Ethical approval

This meta-analysis belonged to secondary analysis based on the studies published previously, the patients’ informed consent; and the ethical approval was not necessary.

Results

Study selection and general characteristics

The flow of study selection was presented in Figure 1. Our initial search yielded 241 citations. Of these, 125 duplicate records were removed. One hundred and sixteen records were further screened via reviewing title and abstract. Eighty-eight studies were excluded because of results of interest not reported or other reasons. The remaining 28 studies were full-text reviewed, and 7 studies were excluded due to unrelated topics, duplicates, cases and no data for extraction. Finally, 21 studies met the inclusion criteria and were included in the meta-analysis [7–10,12–18,22–31].

Flow chart of study selection

Figure 1
Flow chart of study selection
Figure 1
Flow chart of study selection

The general characteristics of the studies included in the meta-analysis are shown in Table 1. Twenty-one studies consisted of 5503 cases and 7862 controls. These studies were published from 2003 to 2018. Fourteen studies were from China, two from Japan, and one each from Sweden, Spain, German, Poland, and Katar. The sample size of case ranged from 70 to 816, and control was from 112 to 1308. Most of studies used the PCR-restriction fragment length polymorphism (PCR-RFLP) to detect the genotype of PPARγ2Pro12Ala. The control selection of three studies did not conform to the HWE.

Table 1
General characteristics of studies included in the meta-analysis
Author Year Country Methods of genotype Sample size Gene frequency (Case) Gene frequency (Control) HWE Score of quality 
    Case Control PP PA AA PP PA AA   
Ostgren [222003 Sweden PCR-RFLP 194 190 147 43 136 51 0.468 
Rodriguez-Esparragon [232003 Spain PCR 229 212 206 22 174 36 0.928 
Horiki [72004 Japan PCR-RFLP 205 300 193 12 276 24 0.471 
Shen [242004 China PCR-RFLP 125 112 113 11 103 0.658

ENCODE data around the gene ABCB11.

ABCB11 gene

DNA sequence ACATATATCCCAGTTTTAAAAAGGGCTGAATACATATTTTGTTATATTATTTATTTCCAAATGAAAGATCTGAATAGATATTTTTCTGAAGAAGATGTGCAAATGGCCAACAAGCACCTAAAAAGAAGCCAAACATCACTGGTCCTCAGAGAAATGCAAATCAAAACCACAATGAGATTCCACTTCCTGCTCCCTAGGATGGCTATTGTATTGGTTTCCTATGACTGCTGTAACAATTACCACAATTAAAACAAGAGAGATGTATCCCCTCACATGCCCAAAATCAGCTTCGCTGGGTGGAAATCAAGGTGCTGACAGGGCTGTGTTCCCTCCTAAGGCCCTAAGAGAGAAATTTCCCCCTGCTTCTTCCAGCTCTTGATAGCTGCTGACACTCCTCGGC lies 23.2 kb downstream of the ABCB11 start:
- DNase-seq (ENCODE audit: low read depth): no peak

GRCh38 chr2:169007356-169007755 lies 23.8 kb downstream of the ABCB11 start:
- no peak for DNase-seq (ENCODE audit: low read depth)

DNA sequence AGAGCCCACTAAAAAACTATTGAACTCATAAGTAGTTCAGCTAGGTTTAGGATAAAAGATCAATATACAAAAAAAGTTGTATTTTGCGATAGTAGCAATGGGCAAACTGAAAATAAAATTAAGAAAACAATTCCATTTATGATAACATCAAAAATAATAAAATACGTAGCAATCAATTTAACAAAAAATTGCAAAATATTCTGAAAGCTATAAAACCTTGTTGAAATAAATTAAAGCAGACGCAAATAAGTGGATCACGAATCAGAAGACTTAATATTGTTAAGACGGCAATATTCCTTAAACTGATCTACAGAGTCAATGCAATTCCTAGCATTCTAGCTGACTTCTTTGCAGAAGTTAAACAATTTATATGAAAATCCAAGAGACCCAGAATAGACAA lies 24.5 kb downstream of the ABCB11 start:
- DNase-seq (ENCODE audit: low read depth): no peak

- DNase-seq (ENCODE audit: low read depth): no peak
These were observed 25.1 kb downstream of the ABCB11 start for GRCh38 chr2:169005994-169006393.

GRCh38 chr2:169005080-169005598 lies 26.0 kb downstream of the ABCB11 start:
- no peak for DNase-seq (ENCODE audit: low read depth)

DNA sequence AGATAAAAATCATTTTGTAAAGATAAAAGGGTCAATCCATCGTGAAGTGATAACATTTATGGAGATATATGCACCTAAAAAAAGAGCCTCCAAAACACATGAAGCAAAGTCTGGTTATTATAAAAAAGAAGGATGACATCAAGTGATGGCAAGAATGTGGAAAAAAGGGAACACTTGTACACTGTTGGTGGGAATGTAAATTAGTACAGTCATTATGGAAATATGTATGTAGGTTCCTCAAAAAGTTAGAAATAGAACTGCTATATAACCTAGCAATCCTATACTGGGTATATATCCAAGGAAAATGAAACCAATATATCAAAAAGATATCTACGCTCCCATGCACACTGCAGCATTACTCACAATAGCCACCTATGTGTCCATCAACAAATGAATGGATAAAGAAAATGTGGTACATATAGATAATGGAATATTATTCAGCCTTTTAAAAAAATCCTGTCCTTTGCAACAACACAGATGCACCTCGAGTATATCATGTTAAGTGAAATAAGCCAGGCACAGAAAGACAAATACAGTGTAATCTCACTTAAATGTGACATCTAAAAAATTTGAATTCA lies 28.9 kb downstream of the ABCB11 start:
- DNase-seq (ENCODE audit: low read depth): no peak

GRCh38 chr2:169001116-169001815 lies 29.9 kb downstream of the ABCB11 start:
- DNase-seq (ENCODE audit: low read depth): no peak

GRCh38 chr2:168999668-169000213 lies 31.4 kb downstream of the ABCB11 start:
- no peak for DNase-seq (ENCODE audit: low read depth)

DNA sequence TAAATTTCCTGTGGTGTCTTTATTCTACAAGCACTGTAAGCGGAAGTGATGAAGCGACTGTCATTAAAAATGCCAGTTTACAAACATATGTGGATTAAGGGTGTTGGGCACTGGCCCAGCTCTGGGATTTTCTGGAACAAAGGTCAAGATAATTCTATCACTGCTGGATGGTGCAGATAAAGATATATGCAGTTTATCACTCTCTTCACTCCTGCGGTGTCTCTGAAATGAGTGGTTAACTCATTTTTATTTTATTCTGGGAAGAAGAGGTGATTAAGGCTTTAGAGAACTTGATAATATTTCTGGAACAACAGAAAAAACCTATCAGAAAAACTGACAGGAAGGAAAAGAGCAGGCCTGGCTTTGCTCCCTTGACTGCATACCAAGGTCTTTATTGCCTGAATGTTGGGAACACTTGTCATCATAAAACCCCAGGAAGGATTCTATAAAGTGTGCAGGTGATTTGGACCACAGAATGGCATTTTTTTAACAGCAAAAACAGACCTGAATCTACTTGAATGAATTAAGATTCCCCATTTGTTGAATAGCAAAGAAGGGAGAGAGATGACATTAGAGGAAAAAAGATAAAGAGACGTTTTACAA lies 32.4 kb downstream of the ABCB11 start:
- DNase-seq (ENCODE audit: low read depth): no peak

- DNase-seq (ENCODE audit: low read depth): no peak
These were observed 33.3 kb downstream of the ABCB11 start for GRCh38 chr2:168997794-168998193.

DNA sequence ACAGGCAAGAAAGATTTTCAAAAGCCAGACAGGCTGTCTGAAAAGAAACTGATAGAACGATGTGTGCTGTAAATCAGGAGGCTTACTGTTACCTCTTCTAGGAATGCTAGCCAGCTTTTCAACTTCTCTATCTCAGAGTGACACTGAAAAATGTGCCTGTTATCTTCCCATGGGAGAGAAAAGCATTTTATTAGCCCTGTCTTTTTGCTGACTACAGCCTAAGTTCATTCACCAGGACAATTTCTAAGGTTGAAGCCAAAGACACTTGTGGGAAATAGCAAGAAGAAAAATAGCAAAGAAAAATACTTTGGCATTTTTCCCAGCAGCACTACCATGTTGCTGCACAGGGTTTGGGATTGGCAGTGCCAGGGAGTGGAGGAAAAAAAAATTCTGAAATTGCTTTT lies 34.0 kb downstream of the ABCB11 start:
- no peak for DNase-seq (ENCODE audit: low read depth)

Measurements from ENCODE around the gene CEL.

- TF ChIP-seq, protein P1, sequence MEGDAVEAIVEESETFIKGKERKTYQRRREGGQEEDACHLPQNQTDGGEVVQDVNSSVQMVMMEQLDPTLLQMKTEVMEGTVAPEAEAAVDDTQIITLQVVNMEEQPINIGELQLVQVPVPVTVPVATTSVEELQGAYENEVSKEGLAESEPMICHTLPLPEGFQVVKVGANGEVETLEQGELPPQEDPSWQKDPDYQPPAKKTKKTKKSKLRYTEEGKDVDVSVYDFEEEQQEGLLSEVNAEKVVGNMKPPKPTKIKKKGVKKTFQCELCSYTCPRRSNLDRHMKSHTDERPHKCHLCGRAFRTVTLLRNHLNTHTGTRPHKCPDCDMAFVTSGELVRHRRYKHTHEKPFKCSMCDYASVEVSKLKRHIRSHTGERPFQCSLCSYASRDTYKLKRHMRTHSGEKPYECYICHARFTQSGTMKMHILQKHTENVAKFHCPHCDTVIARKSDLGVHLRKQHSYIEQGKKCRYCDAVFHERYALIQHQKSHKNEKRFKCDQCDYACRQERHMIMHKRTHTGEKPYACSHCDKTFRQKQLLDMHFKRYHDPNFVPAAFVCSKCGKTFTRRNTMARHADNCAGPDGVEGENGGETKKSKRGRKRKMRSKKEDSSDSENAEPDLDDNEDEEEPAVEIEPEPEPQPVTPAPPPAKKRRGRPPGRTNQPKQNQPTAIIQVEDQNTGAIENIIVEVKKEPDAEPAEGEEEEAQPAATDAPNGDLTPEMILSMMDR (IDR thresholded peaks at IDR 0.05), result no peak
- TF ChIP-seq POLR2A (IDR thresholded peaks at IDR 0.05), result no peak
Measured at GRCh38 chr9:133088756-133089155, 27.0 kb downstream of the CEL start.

Shen [122004 China PCR-RFLP 70 220 66 206 13 0.128 
Zhang [252005 China PCR-RFLP 132 157 128 148 0.712 
Gouni-Berthold [82005 German PCR-RFLP 255 140 190 57 104 32 0.430 
Pan [262007 China PCR-RFLP 177 119 154 23 101 18 0.372 
Hui [272007 Jpan TaqMan PCR 261 271 215 16 261 10 0.757 
Lu [282008 China PCR-RFLP 478 361 446 31 312 48 0.550 
Ruixing [132008 China PCR-RFLP 446 1213 418 23 1247 64 12 0.000 
Gao [142010 China PCR-RFLP 345 137 337 131 0.000 
Zhang [152011 China PCR-SSCP* 280 410 264 16 392 18 0.650 
Dong [92012 China PCR-RFLP 124 178 122 177 0.970 
Lian [162012 China TaqMan PCR 272 548 166 90 16 293 205 50 0.108 
Bener [102013 Katar PCR 220 1308 185 28 1175 122 11 0.000 
Gu [292013 China TaqMan PCR 269 551 166 85 18 293 210 48 0.262 
Chen [302014 China MALDI-TOF-MS 145 165 110 33 105 53 0.924 
Wang [312015 China PCR-RFLP 816 824 536 244 36 426 318 80 0.071 
Grygiel-Gorniak [172015 Poland TaqMan PCR 151 120 101 44 84 32 0.661 
Zhang [182018 China PCR-RFLP 309 290 262 45 259 31 0.336 
Author Year Country Methods of genotype Sample size Gene frequency (Case) Gene frequency (Control) HWE Score of quality 
    Case Control PP PA AA PP PA AA   
Ostgren [222003 Sweden PCR-RFLP 194 190 147 43 136 51 0.468 
Rodriguez-Esparragon [232003 Spain PCR 229 212 206 22 174 36 0.928 
Horiki [72004 Japan PCR-RFLP 205 300 193 12 276 24 0.471 
Shen [242004 China PCR-RFLP 125 112 113 11 103 0.658 
Shen [122004 China PCR-RFLP 70 220 66 206 13 0.128 
Zhang [252005 China PCR-RFLP 132 157 128 148 0.712 
Gouni-Berthold [82005 German PCR-RFLP 255 140 190 57 104 32 0.430 
Pan [262007 China PCR-RFLP 177 119 154 23 101 18 0.372 
Hui [272007 Jpan TaqMan PCR 261 271 215 16 261 10 0.757 
Lu [282008 China PCR-RFLP 478 361 446 31 312 48 0.550 
Ruixing [132008 China PCR-RFLP 446 1213 418 23 1247 64 12 0.000 
Gao [142010 China PCR-RFLP 345 137 337 131 0.000 
Zhang [152011 China PCR-SSCP* 280 410 264 16 392 18 0.650 
Dong [92012 China PCR-RFLP 124 178 122 177 0.970 
Lian [162012 China TaqMan PCR 272 548 166 90 16 293 205 50 0.108 
Bener [102013 Katar PCR 220 1308 185 28 1175 122 11 0.000 
Gu [292013 China TaqMan PCR 269 551 166 85 18 293 210 48 0.262